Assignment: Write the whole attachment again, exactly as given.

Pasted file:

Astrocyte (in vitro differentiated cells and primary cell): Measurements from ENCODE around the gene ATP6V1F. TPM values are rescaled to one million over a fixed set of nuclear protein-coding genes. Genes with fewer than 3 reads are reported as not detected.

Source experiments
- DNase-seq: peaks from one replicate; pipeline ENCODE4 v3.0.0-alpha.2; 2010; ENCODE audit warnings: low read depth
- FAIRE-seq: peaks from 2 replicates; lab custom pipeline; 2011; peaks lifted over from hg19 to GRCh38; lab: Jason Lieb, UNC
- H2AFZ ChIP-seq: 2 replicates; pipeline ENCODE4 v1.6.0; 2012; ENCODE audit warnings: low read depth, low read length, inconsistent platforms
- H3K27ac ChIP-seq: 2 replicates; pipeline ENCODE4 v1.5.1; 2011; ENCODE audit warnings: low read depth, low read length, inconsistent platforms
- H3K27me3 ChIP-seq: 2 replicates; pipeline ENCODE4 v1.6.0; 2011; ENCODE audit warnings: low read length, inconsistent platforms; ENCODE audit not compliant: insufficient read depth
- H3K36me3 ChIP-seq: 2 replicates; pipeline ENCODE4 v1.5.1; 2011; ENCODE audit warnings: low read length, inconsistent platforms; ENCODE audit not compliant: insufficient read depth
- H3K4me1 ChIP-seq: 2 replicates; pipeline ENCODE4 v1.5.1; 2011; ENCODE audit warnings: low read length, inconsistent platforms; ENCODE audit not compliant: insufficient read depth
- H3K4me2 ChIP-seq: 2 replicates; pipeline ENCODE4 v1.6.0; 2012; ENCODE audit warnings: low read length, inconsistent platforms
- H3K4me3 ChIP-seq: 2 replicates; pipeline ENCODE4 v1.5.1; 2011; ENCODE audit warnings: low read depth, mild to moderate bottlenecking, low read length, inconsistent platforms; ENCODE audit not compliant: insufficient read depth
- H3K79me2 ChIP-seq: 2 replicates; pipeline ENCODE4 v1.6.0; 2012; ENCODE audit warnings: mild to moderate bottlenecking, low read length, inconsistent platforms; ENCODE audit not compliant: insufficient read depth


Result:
Astrocyte (in vitro differentiated cells and primary cell): Measurements from ENCODE around the gene ATP6V1F. TPM values are rescaled to one million over a fixed set of nuclear protein-coding genes. Genes with fewer than 3 reads are reported as not detected.

Source experiments
- DNase-seq: peaks from one replicate; pipeline ENCODE4 v3.0.0-alpha.2; 2010; ENCODE audit warnings: low read depth
- FAIRE-seq: peaks from 2 replicates; lab custom pipeline; 2011; peaks lifted over from hg19 to GRCh38; lab: Jason Lieb, UNC
- H2AFZ ChIP-seq: 2 replicates; pipeline ENCODE4 v1.6.0; 2012; ENCODE audit warnings: low read depth, low read length, inconsistent platforms
- H3K27ac ChIP-seq: 2 replicates; pipeline ENCODE4 v1.5.1; 2011; ENCODE audit warnings: low read depth, low read length, inconsistent platforms
- H3K27me3 ChIP-seq: 2 replicates; pipeline ENCODE4 v1.6.0; 2011; ENCODE audit warnings: low read length, inconsistent platforms; ENCODE audit not compliant: insufficient read depth
- H3K36me3 ChIP-seq: 2 replicates; pipeline ENCODE4 v1.5.1; 2011; ENCODE audit warnings: low read length, inconsistent platforms; ENCODE audit not compliant: insufficient read depth
- H3K4me1 ChIP-seq: 2 replicates; pipeline ENCODE4 v1.5.1; 2011; ENCODE audit warnings: low read length, inconsistent platforms; ENCODE audit not compliant: insufficient read depth
- H3K4me2 ChIP-seq: 2 replicates; pipeline ENCODE4 v1.6.0; 2012; ENCODE audit warnings: low read length, inconsistent platforms
- H3K4me3 ChIP-seq: 2 replicates; pipeline ENCODE4 v1.5.1; 2011; ENCODE audit warnings: low read depth, mild to moderate bottlenecking, low read length, inconsistent platforms; ENCODE audit not compliant: insufficient read depth
- H3K79me2 ChIP-seq: 2 replicates; pipeline ENCODE4 v1.6.0; 2012; ENCODE audit warnings: mild to moderate bottlenecking, low read length, inconsistent platforms; ENCODE audit not compliant: insufficient read depth